Masking Guidance


Wear a Mask:

  • Regardless of your vaccination status:
    • In any indoor public place.
    • On public transportation including buses, taxis, ride-shares, etc.
    • Indoors in K-12 schools, childcare, and other youth settings
    • In healthcare facilities including hospitals, doctor’s offices, and labs
    • In congregate spaces and shelters including correctional facilities, homeless shelters, and cooling centers
    • At your workplace if required by your employer
    • If you’ve been exposed to COVID-19

    You DO NOT need a Mask if you:

    • Are working alone in a closed office or room
    • Are actively eating/drinking
    • Are swimming or showering in a fitness facility
    • Are obtaining a medical/cosmetic service involving the nose or face that requires you to remove your mask
    • Are specifically exempted from wearing face masks based on other CDPH guidance.

    * DO NOT put a mask on a child two years or younger!

    It’s recommended you wear a mask if you:

    • Have a weakened immune system or live with someone who does
    • Live with someone who is not yet fully vaccinated
  • Read the full Public Health Indoor Mask Order at on the Public Health Orders and Press Releases Page

  • Frequently Asked Questions

    Yes. All residents must follow CDPH Guidance for the Use of Masks and the Stanislaus County Public Health Indoor Mask Order.

    Regardless of their vaccination status, residents must wear a mask in any indoor public setting.

    Recent information has indicated that covering your nose and mouth can slow the spread of COVID-19 because:

    • Individuals can be contagious before the onset of symptoms. You may be contagious and do not know it. If you have covered your nose and mouth, it can limit the spread of COVID-19.
    • We touch our face less when our face is covered. Touching your face after touching something contaminated with COVID-19 increases your chances of getting sick with COVID-19.

    A mask’s primary role is to reduce the release of infectious particles into the air when someone speaks, coughs, or sneezes, including someone who has COVID-19 but feels well. They can also provide some protection against exposure for the person wearing the mask. A CDC study has shown that a face mask can block over 50% of the particles from a cough. When both people are wearing a well-fitting mask, exposure to infectious particles can be reduced by about 96%.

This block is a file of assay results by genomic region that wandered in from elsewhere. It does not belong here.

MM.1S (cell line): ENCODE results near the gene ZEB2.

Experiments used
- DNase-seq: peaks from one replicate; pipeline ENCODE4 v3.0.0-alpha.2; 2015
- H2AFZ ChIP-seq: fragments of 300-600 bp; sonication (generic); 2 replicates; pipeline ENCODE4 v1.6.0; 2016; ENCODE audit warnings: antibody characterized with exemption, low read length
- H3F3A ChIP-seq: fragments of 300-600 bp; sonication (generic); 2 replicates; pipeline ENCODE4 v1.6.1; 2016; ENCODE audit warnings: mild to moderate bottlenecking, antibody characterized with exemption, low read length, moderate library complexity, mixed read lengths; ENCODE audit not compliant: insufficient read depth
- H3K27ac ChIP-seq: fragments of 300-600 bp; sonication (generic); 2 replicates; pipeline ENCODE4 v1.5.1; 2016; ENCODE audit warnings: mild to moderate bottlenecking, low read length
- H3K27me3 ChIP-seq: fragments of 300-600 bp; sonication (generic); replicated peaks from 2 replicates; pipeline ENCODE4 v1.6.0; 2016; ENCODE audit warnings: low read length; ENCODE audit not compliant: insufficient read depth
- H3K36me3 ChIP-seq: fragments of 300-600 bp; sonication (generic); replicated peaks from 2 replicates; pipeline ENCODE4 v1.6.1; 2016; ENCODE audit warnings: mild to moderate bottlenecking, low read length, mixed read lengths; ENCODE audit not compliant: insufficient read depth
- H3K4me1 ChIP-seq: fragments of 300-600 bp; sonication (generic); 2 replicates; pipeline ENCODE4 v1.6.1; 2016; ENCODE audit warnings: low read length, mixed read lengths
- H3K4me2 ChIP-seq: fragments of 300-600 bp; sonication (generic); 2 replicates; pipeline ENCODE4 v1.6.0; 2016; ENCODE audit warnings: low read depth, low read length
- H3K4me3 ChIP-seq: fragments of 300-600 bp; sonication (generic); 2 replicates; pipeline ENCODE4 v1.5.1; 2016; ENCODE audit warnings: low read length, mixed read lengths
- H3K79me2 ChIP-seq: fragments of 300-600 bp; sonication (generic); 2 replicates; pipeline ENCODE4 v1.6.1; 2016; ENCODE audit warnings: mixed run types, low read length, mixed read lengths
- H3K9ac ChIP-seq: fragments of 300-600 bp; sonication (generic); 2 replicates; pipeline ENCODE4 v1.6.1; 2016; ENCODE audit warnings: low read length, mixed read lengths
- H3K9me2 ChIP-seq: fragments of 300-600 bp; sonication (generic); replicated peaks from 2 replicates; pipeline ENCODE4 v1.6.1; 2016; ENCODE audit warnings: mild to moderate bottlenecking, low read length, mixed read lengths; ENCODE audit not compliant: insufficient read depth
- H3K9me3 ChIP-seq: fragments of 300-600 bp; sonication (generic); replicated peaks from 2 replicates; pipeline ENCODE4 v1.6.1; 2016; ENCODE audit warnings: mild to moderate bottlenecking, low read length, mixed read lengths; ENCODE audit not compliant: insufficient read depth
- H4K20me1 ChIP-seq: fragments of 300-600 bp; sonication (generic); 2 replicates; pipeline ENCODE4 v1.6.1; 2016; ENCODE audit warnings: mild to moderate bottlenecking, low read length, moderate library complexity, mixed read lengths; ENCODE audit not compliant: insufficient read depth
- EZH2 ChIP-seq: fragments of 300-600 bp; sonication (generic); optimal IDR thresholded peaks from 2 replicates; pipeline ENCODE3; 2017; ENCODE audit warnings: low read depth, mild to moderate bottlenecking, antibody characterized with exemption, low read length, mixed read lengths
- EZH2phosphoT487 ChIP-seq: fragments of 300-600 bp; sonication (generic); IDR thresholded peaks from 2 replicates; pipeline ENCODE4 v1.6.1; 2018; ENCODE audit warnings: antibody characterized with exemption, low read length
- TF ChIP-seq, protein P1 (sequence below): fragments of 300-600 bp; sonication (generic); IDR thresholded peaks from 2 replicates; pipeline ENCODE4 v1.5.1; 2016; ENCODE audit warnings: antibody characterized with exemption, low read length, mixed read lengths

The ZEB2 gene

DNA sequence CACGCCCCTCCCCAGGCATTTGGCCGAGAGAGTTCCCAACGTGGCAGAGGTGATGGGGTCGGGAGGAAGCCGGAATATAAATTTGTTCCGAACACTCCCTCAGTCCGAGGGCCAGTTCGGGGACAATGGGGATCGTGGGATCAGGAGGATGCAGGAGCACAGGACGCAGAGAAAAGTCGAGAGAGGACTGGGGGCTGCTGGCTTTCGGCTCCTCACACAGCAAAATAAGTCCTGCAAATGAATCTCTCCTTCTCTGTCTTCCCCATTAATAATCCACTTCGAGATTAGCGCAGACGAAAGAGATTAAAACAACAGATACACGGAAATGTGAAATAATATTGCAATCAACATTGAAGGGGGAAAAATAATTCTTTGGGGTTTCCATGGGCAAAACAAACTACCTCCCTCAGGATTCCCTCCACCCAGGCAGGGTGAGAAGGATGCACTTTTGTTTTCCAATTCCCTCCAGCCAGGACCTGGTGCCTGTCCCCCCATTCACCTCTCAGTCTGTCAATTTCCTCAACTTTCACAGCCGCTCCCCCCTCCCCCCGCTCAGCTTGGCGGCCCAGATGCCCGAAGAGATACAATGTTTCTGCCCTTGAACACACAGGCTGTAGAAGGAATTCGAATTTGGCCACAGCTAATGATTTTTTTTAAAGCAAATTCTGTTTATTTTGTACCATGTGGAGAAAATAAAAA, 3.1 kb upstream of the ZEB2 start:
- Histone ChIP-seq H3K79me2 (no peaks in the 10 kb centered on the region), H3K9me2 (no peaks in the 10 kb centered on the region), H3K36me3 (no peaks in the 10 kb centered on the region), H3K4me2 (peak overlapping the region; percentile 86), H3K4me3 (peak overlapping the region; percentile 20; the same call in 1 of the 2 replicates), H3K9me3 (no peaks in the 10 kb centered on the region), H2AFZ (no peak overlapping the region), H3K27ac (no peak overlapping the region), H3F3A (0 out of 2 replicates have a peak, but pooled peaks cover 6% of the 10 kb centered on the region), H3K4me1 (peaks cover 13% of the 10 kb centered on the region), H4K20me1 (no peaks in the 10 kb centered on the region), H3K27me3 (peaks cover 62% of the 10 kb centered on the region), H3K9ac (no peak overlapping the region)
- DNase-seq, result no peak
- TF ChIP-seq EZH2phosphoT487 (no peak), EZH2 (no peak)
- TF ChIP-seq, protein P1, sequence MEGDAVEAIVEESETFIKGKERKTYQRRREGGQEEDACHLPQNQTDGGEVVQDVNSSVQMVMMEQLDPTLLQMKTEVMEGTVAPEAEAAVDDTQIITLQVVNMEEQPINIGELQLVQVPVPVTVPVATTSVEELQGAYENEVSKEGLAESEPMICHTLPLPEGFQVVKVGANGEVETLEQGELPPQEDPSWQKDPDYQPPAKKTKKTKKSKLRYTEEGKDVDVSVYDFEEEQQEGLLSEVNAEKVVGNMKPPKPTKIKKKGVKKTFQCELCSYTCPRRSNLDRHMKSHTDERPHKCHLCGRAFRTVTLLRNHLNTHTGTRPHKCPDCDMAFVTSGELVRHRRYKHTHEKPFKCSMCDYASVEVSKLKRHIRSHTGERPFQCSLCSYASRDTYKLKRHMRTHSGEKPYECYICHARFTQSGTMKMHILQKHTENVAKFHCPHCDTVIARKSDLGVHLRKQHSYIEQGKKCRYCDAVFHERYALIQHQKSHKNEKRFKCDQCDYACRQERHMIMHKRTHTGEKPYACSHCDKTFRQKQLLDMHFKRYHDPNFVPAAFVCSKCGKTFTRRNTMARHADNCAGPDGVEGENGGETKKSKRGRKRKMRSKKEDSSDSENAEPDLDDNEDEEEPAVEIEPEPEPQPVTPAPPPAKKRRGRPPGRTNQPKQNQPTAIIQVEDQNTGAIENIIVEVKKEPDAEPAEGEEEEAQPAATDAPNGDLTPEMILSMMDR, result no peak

Yes. Wearing a mask does not replace practicing other safe behaviors, such as washing your hands. Wearing a mask works together with other safe behaviors to increase protection for yourself and those around you

    Masks should completely cover the nose and mouth and fit snugly around the nose and chin with no large gaps around the sides of the face. Do not lower or remove the mask while talking; doing may allow infectious droplets to escape and defeats the purpose of wearing a mask

    Children under the age of 2 (including infants) should not wear masks. Those between the ages of 2 and 8 should use them but under adult supervision to ensure that the child can breathe safely and avoid choking or suffocation. Children with breathing problems should not wear a mask.

    When selecting a mask, look for one that:

    • Has two or more layers of tight-woven, breathable fabric
    • Has a nose wire
    • Covers your nose and mouth and fits snugly to the sides of your face and chin

    Avoid masks with:

    • Exhalation valves or vents
    • Only one layer
    • Made of mesh-like fabric or fabric that doesn’t block light

    Disposable masks such as surgical masks can be a good alternative to masks. You may wish to improve how they fit on your face by knotting and tucking the sides or wearing a cloth face mask over it.

    It’s a good idea to wash your mask frequently, ideally after each use, or at least daily. Have a bag or bin to store masks until they can be laundered with detergent and hot water and dried on a hot cycle. If you must re-wear your mask before washing, wash your hands immediately after putting it back on and avoid touching your face. Discard masks that:

    • No longer cover the nose and mouth
    • Have stretched out or damaged ties or straps
    • Cannot stay on the face
    • Have holes or tears in the fabric

    Persons exempted from wearing a mask due to a medical condition who are employed in a job involving regular contact with others should wear a non-restrictive alternative, such as a face shield with a drape on the bottom edge, if their condition permits it.


    Helpful Links


    Additional Coronavirus Information


    Contact Us:
    For Public Information: (209) 558-7535
    For Hospital & Provider Information: (209) 558-5678

    Links:
    California Department of Public Health
    US Centers for Disease Control and Prevention

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